Ans: This is very must know question for all the interviewees, you will most probably face this question in almost every time you go for interview.
Threads can communicate with each other by using wait(), notify() and notifyAll() methods.
Q11. Can we call run() method of Thread class?
Ans:We can call run() method if we want but then it would behave just like a normal method and we would not be able to take the advantage of multithreading. In general run() methods starts execution when we call start() method of a Thread class. For more details on this: Refer this article.
Q12. What is deadlock?
Ans: A deadlock is a condition when two or more threads are in waiting for each other to release the resources that they need. For example Thread A holds a resource X and need resource Y whereas Thread B holds a resource Y and need X, in this case both threads are waiting for each other to release the resource and are in blocked condition.
Q13. What is synchronization?
Ans: It is a technique of granting access to the shared resources in multithread environment to avoid inconsistencies in the results.
Q14. What is the difference between notify() and notifyAll()?
Ans: notify() wakes up the first thread that called wait() on the same object, whereas the notifyAll() method wakes up all the waiting threads.
Q15. What does join() method do?
Ans: The join() method is used to hold the execution of currently running thread until the specified thread is dead(finished execution).
Read more about join() here.
Q16. Can we start a thread twice in Java?
Ans: No, once a thread is started, it can never be started again. Doing so will throw an illegalThreadStateException. For example: Refer this article.
Q17. Is it important to acquire object lock before calling wait(), notify() and notifyAll()?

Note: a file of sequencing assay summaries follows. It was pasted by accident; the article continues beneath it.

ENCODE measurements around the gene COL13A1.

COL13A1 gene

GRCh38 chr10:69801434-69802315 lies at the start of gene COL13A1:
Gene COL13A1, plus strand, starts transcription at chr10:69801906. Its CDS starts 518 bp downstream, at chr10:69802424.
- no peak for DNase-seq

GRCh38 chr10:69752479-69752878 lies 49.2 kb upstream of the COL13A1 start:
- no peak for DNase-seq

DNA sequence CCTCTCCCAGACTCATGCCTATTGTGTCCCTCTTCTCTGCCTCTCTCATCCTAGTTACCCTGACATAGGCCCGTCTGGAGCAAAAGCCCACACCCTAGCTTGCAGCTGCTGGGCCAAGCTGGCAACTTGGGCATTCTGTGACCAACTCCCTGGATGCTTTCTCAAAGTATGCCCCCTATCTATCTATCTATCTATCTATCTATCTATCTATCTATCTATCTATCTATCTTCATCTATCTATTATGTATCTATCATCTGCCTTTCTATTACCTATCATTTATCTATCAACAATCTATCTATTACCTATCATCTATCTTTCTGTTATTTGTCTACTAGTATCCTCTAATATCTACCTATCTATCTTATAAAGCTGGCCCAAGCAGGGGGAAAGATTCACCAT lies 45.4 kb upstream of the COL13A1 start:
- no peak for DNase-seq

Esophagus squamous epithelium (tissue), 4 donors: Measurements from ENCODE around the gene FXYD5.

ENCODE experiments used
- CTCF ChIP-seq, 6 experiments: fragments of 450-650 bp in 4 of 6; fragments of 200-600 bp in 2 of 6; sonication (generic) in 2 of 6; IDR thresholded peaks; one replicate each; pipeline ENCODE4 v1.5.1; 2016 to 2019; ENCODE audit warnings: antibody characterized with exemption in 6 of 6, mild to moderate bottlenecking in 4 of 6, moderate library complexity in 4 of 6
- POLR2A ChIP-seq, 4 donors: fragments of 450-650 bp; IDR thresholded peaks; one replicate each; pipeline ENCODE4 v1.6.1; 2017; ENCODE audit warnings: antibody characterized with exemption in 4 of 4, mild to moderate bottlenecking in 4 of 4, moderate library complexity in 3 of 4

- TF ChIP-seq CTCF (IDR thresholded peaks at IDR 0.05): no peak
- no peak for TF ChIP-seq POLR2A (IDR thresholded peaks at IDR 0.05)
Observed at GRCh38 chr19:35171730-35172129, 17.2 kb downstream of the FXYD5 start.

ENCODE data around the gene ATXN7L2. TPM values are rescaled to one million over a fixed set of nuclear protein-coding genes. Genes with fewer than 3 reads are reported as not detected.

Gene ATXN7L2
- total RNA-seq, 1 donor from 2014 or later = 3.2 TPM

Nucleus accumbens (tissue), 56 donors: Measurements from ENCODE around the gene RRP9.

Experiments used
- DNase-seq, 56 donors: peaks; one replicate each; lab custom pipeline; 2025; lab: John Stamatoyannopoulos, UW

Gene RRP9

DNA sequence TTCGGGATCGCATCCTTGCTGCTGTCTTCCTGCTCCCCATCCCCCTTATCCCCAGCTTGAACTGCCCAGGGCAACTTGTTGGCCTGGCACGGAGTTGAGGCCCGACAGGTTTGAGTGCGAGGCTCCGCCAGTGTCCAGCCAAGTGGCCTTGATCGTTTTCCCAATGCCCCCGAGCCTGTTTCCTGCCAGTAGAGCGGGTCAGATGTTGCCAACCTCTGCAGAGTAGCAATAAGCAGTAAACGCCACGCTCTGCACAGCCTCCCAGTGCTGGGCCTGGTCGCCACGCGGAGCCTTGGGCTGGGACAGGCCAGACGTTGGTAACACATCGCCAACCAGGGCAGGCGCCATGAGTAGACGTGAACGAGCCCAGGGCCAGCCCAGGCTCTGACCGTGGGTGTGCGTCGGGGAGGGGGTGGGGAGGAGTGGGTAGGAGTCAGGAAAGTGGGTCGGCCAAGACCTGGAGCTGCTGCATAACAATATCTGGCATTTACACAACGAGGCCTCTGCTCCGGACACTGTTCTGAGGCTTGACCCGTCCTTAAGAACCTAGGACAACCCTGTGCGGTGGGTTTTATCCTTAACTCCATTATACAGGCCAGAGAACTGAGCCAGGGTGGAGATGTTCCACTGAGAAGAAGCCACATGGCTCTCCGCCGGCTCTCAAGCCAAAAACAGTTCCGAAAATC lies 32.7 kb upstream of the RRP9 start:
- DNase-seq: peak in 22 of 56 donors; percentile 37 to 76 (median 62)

Ans: Yes, it’s mandatory to acquire object lock before calling these methods on object. As discussed above wait(), notify() and notifyAll() methods are always called from Synchronized block only, and as soon as thread enters synchronized block it acquires object lock (by holding object monitor). If we call these methods without acquiring object lock i.e. from outside synchronize block then java.lang. IllegalMonitorStateException is thrown at runtime.
Wait() method needs to enclosed in try-catch block, because it throws compile time exception i.e. InterruptedException.
Q18. Are you aware of preemptive scheduling and time slicing?
Ans: In preemptive scheduling, the highest priority thread executes until it enters into the waiting or dead state.
In time slicing, a thread executes for a certain predefined time and then enters runnable pool. Than thread can enter running state when selected by thread scheduler.
Q19. As stop() method is deprecated, How can we terminate or stop infinitely running thread in java? (Important)
Ans: Answer. This is very interesting question where interviewees thread basics basic will be tested. Interviewers tend to know user’s knowledge about main thread’s and thread invoked by main thread.
We will try to address the problem by creating new thread which will run infinitely until certain condition is satisfied and will be called by main Thread.
- Infinitely running thread can be stopped using boolean variable.
- Infinitely running thread can be stopped using interrupt() method.
Let’s understand Why stop() method is deprecated :
Stopping a thread with Thread.stop() causes it to release all of the monitors that it has locked. If any of the objects previously protected by these monitors were in an inconsistent state, the damaged objects become visible to other threads, which might lead to unpredictable behavior.
Q20. Does thread leaves object lock when sleep() method is called?
Ans: When sleep() method is called Thread does not leaves object lock and goes from running to waiting state. Thread waits for sleep time to over and once sleep time is up it goes from waiting to runnable state.
Q21. Does thread leaves object lock when wait() method is called?
Ans: When wait() method is called Thread leaves the object lock and goes from running to waiting state. Thread waits for other threads on same object to call notify() or notifyAll() and once any of notify() or notifyAll() is called it goes from waiting to runnable state and again acquires object lock.